The Georgian opposition reacted sharply to Karasin’s statement, asserting that it was categorically impermissible to accept a non-use of force agreement at Geneva. The opposition believes that such a document will serve to legitimize the separatist regimes in Abkhazia and South Ossetia and contradicts the interests of the country.

Foreign Minister Mikheil Janelidze said before the meetings in Moscow that the signing of such an agreement was not planned for the upcoming talks, and that’s how it turned out – the sides were unable to agree upon a joint statement.

The Tatunashvili case

The issue of the death of Georgian citizen Archil Tatunashvili was one of the main issues discussed at the meeting, said David Dondua.

Archil Tatunashvili was detained on 22 February by security forces in South Ossetia and was announced dead the next day. The circumstances surrounding his death are still unclear. According to South Ossetia, he died from heart failure, while the Georgian authorities believe there is ample evidence showing he died from torture. Georgia’s autopsy results have yet to be released.

A Georgian diplomat said the Georgian side was unable to receive sufficient explanations and had to listen to the ‘usual demagoguery’ from the Ossetian side.

Georgia places the responsibility for the tragedy on the Russian side as its the force that exercises effective control over the territory.

In turn, Grigory Karasin noted that ‘it is not worth jumping to conclusions’ concerning the death of Tatunashvili and that the final conclusions should be made only after a definitive investigation.

What Russia demands from Georgia

Grigory Karasin had a number of complaints concerning the Georgian side.

Karasin hailed Georgian PM Giorgi Kvirikashvili for his letter addressed to the Russian authorities which he published on 9 March saying the letter was ‘constructive’. He said Moscow was deeply satisfied with the readiness of the PM of Georgia to engage in direct dialogue with Abkhazia and South Ossetia.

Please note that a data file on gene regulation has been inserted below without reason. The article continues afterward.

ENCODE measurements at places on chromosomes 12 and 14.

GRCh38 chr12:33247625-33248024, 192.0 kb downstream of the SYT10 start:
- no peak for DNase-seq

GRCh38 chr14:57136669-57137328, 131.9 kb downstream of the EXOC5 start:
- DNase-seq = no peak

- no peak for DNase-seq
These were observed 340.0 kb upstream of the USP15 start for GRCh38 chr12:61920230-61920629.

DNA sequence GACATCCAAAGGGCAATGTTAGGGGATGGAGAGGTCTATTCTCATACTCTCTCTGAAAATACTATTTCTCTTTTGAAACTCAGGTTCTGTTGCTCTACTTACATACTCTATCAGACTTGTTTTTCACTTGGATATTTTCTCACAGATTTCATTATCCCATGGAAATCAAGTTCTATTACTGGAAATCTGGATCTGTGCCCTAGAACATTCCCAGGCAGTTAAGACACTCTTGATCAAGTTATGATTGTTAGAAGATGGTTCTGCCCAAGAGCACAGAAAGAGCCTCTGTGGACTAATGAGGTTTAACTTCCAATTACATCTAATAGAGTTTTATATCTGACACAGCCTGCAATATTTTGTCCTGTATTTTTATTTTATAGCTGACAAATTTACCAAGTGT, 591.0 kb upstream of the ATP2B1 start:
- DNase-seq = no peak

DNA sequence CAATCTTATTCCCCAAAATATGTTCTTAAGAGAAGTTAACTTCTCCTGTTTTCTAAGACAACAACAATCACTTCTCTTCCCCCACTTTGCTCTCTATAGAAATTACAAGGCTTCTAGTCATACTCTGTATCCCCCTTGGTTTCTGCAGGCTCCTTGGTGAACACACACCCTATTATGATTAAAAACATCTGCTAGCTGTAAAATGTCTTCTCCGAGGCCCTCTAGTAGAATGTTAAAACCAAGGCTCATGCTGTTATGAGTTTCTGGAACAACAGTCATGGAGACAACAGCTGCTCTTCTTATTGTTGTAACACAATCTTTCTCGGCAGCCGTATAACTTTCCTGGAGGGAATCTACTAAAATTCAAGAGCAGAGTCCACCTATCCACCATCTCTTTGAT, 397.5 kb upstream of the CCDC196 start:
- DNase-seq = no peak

However, he expressed discontent with the passing of a bill by the Georgian parliament on 22 March, according to which the responsibility for the death of Tatunashvili is placed on Russia.

The bill also obliges the Georgian government to compile a list of individuals involved in the murder, torture and kidnapping of Georgian citizens on occupied territories, a so-called ‘Otkhozoria-Tatunashvili list’, which will act similarly to the ‘Magnitsky act’.

Georgia hopes to have international sanctions placed on those included on the list. Karasin says that the parliament’s resolution has ‘leveled’ the positive effect of Kvirikashvili’s statement.

“The time has come for Tbilisi to choose – to be severe or to be flexible and logical,” the Russian diplomat said.

In its own statement published after the talks, the Russian Ministry of Foreign Affairs called on Georgia to begin direct dialogues with Abkhazia and South Ossetia and to nullify the law ‘On the Occupied Territories’, which provides a legal framework for dealing with those who illegally enter the territories of Abkhazia and South Ossetia from Russia without informing Tbilisi.

The next round of Geneva discussions will take place in June. Karasin has not excluded the possibility that at the next meeting, the issue of ‘reforming’ the Geneva discussions will be discussed. However, Georgian diplomats say that no such reforms are listed in their plans.

Tbilisi asserts that PM Kvirikashvili is ready to personally get involved in the Geneva discussions; however, the Russian side has so far not agreed to such a format.